A term loan is simple: You borrow money and agree to pay this back with interest at a set monthly amount for a set period of time.
In general, the following principles apply to a term loan:
- It usually carries a prime-linked interest rate.
- It’s paid back in equal monthly instalments.
- It’s commonly paid back over 60 months but can vary between 12 months and 10 years, depending on your needs.
You can expect the lender to request that you provide collateral at least equal to the full cost of the loan (the amount you borrow plus the total interest and administration charges). is often a huge stumbling block for small businesses as few have the required collateral. Fortunately, SEFA has partnered with the major banks and will stand guarantee for up to 90% of the collateral amount.
So, always remember to ask whether your bank is a Khula Credit Guarantee partner (this is the name of the fund administered by SEFA to provide a collateral guarantee for small businesses). The amount of collateral guarantee that SEFA will provide depends upon your individual circumstances. However, you will always need to raise at least 10% of the total collateral.
Expect your business credit rating to be checked. Often lenders will also check the personal credit rating of the business owners. This information tells them whether you have a history of repaying your debts.
Other costs you will need to consider when dealing with a term loan is that you will get charged a once-off administration fee (the “origination fee”), as well as a small monthly admin fee (in most cases).
Benefits of term loans
Lenders offer a range of benefits, so make sure you check to see whether your lender offers any of these benefits:
Some lenders allow a business a little grace before starting to pay back a loan, generally 2 to 3 months. The interest on the loan will be added to the principal amount over the grace period, so make sure you check how this will impact on the total amount you have to repay.
If you find that you are going through a particularly bad patch, you can arrange for a payment holiday. In this case, the lender could give you 2 to 3 months break from making repayments. It will be easier to negotiate this if you can prove that the cash crunch wasn't due to bad management. It will also cost you money, so be sure to check the overall cost implications.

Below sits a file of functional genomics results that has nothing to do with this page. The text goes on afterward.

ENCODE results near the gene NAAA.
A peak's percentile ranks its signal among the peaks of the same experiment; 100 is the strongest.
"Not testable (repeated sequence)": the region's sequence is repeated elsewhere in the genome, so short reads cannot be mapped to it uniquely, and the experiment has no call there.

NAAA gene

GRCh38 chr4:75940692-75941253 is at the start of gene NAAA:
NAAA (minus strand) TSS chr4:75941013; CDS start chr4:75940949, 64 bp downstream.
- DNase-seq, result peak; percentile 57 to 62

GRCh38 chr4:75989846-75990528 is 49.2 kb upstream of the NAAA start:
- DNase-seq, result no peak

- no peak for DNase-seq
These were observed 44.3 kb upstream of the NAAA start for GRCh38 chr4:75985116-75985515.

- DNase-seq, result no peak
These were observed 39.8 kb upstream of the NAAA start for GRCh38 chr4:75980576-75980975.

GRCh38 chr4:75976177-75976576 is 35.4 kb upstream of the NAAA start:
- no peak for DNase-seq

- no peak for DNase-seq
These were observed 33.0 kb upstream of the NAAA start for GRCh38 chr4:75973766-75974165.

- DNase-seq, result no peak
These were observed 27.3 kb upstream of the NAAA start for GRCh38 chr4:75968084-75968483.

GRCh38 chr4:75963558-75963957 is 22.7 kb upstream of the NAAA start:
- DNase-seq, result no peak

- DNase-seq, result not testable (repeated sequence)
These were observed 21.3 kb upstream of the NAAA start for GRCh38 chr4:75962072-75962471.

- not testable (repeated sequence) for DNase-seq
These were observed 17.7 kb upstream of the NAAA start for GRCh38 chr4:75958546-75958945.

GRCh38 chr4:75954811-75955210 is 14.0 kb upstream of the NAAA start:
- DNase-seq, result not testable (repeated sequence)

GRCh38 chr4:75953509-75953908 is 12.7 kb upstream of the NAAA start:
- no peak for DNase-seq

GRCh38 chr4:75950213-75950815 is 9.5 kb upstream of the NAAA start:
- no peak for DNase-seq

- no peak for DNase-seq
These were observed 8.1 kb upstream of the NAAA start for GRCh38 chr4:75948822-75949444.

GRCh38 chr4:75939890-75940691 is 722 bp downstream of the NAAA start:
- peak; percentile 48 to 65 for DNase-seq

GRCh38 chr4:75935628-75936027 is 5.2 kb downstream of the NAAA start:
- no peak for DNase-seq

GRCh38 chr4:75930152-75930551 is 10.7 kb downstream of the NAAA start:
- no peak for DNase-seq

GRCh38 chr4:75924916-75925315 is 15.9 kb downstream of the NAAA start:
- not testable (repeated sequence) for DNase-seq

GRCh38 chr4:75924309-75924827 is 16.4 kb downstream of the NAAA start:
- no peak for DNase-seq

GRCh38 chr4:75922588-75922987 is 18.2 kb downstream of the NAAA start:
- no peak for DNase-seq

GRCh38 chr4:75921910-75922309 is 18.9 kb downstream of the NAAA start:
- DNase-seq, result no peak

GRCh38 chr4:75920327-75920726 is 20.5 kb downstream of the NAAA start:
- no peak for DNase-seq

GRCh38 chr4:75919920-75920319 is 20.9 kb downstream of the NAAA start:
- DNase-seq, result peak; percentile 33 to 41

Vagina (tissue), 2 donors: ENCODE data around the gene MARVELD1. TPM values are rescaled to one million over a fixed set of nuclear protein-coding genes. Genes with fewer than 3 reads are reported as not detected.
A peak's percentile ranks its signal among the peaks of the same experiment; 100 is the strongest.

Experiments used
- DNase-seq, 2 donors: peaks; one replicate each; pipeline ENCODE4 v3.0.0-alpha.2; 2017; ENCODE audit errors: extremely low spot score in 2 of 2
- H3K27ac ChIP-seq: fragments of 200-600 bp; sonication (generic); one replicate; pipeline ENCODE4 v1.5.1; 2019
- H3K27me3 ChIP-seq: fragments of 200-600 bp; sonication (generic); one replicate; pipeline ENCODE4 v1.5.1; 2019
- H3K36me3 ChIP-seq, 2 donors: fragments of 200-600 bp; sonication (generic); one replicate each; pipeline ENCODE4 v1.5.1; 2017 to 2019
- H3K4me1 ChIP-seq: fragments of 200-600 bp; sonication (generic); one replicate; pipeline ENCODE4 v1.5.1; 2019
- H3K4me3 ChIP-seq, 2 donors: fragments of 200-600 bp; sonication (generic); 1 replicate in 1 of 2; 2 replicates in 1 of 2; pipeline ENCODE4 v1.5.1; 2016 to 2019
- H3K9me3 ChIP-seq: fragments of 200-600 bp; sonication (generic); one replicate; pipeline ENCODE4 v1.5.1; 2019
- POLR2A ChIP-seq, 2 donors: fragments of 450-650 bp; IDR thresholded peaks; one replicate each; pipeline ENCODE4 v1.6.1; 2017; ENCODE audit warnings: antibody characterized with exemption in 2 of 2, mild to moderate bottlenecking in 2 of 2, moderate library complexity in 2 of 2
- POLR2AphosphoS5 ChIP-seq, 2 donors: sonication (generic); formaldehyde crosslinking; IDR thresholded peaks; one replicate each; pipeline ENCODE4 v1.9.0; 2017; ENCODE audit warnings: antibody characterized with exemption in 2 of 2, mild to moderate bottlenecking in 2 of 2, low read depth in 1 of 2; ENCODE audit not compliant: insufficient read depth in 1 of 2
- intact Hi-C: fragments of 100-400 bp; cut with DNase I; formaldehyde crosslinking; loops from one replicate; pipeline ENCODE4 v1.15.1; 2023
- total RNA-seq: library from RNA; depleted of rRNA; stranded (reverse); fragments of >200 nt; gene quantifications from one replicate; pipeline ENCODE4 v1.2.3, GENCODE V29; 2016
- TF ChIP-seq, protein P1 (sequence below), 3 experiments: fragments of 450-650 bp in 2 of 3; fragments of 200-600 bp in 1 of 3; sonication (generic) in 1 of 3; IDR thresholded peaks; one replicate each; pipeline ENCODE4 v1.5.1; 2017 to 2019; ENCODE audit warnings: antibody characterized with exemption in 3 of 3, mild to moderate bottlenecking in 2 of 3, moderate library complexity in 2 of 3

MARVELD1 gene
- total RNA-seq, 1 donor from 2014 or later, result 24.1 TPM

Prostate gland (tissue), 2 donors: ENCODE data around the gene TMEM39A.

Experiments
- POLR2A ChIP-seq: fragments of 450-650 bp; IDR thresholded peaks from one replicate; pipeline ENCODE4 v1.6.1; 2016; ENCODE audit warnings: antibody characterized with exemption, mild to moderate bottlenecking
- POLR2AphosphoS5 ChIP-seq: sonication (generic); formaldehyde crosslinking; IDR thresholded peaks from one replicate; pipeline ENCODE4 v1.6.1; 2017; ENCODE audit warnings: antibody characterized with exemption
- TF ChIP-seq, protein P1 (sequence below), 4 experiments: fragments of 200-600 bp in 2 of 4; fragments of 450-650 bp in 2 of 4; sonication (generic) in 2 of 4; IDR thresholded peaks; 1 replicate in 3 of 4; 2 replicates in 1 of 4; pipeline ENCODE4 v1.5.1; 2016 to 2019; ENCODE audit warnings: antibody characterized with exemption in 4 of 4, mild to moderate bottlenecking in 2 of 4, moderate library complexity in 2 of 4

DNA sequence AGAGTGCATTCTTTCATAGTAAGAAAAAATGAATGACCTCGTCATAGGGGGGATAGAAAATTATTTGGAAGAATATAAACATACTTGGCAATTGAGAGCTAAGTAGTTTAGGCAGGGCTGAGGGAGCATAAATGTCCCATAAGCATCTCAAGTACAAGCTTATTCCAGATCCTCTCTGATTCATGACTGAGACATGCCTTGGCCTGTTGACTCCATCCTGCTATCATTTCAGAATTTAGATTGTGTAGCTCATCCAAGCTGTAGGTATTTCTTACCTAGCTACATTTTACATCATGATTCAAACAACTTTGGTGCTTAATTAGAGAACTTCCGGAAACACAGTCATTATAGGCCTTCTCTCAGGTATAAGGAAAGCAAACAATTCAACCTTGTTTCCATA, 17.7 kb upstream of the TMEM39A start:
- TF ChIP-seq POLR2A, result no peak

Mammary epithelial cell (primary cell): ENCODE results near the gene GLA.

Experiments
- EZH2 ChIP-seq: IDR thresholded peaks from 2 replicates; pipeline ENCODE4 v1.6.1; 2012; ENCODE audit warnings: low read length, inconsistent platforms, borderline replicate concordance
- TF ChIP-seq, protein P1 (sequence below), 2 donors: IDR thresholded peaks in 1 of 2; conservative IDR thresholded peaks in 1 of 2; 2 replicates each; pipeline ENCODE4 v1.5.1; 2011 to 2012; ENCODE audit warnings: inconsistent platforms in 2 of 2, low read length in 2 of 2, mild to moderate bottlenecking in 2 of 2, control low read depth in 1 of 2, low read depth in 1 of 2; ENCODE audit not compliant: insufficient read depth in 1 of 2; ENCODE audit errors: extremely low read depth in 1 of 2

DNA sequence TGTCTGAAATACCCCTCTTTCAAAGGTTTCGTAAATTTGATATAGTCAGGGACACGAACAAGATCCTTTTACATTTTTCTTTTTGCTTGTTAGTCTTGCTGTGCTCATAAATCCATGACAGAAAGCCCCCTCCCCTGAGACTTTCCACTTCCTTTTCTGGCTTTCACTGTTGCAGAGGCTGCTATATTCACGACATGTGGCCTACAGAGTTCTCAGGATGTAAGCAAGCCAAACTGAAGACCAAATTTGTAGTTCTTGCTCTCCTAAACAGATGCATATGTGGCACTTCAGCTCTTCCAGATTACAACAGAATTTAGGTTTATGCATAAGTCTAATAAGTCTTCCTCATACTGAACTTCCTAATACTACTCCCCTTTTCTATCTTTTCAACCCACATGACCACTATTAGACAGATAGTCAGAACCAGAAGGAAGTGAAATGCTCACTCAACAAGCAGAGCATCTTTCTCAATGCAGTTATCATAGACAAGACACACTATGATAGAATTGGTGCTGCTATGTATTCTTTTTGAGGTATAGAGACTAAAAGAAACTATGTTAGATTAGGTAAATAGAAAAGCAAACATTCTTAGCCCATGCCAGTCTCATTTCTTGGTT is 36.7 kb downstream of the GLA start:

In the world of agriculture, it's common that farmers repay their loans in two instalments during the year. This allows the farmer to cash in on his/her winter and summer harvests before he/she has to pay back the lender. Even if you're not a farmer, the principle applies.
Lenders are often willing to design the instalment period according to the income patterns of your business. This might mean making instalments twice a year, or even four times a year.
Flexible loan to equity
Some lenders offer both equity and loan finance (or a combination of the two). They may be willing to convert a loan to equity in the event that your business goes through a cash crunch, and is struggling to pay back the loan. Obviously, they need to believe that your business will get through the crunch and that their equity investment will be worth money in the long run.
Advance payments and revolving credit
With some term loan products, extra money paid by the business, above and beyond the monthly instalment, can be withdrawn again when the business needs it. However, rules apply and you have to stick to them, such as a minimum amount that can be withdrawn.
Alternatively, some lenders will allow you to extend your loan as soon as you've paid off a certain portion of it (usually a quarter of the loan). This saves you from having to fill out another application form, but it doesn't mean that you can simply withdraw money whenever you feel like it. You'll still have to put in a formal application, it's just quicker than the original application process that you had to go through.
Fixed interest rates
If you think that a rise in interest rates will damage your business, ask for a fixed rate. However, bear in mind that you won't benefit if the interest rate drops.